It’s real, it’s bizarre, and it’s spurred considerable controversy and sparked a multitude of additional social media arguments: Guns N’ Roses lead vocalist Axl Rose has engaged in a war of words with Secretary of the Treasury Steven Mnuchin on Twitter.

The seemingly unlikely showdown began yesterday evening, when Axl Rose tweeted: “It’s official! Whatever anyone may have previously thought of Steve Mnuchin he’s officially an asshole.”

Secretary Mnuchin responded about two hours later, writing: “What have you done for the country lately?” The current message closes with an American flag emoji, but it seems that Mnuchin inadvertently chose the Liberian flag in a previous post, before deleting and replacing the tweet with one that features the U.S. flag.

Axl Rose alluded to the flag-emoji mix-up in his reply, which was published some five hours later: “My bad I didn’t get we’re hoping 2 emulate Liberia’s economic model but on the real unlike this admin I’m not responsible for 70k+ deaths n’ unlike u I don’t hold a fed gov position of responsibility 2 the American people n’ go on TV tellin [sic] them 2 travel the US during a pandemic.”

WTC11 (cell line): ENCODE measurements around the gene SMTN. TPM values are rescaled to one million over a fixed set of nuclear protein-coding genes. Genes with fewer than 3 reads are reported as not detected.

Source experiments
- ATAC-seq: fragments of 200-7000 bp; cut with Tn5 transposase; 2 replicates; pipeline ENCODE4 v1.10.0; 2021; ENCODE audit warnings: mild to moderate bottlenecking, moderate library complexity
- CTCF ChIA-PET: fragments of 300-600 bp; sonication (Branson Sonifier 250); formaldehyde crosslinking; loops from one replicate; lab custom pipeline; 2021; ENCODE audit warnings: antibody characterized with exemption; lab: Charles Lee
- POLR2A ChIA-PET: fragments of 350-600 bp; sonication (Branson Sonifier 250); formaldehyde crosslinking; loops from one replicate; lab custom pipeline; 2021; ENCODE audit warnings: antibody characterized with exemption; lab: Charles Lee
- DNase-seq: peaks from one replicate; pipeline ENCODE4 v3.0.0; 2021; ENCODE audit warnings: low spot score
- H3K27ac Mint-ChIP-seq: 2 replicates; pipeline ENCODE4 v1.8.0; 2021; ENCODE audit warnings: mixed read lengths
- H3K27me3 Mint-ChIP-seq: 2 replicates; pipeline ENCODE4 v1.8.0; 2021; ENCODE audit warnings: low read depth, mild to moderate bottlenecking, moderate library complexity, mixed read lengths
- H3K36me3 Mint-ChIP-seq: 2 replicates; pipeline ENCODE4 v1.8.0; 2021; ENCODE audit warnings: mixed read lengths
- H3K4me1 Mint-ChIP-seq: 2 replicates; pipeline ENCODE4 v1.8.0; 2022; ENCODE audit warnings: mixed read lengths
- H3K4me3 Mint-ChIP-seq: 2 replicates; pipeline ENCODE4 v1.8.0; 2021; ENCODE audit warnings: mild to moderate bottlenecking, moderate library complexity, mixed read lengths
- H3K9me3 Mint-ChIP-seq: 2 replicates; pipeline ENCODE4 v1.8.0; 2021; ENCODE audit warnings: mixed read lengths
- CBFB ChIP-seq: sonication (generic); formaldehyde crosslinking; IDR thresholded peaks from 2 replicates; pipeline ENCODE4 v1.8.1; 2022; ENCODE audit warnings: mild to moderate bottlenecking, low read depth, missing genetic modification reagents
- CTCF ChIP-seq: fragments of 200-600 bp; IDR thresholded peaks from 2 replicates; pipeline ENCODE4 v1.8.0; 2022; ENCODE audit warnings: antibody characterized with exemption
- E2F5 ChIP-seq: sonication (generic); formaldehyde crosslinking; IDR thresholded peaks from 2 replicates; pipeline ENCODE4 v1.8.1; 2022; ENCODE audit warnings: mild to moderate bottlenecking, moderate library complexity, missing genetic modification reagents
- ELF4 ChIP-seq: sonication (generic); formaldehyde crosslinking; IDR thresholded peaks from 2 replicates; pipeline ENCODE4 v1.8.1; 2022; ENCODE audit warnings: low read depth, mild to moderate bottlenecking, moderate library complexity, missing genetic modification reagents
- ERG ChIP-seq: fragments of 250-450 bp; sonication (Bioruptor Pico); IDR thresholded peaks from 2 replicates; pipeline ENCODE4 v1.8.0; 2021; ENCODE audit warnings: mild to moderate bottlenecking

At the time of this writing, Secretary Mnuchin hadn’t fired back against this message.

However, a substantial number of Twitter users, on both sides of the issue, have picked up the slack; harshly-worded barbs and insults are abundant in the “replies” section of the Mnuchin-Rose battle.

While Axl Rose has taken to social media to criticize Republican lawmakers – and others, including Apple CEO Tim Cook – in the past, he appears to be a relatively infrequent Twitter user. He took a break from posting between November 2019 (after thanking fans for their well wishes following a minor on-stage fall) and February 2020. The latter marked his last personally penned message until April 10th.

And so, given that Rose has posted just 13 tweets since the start of 2019, it’s especially noteworthy that two of them have been directed towards Mnuchin, that Mnuchin returned fire, and that members of the public are so eager to join in the dispute.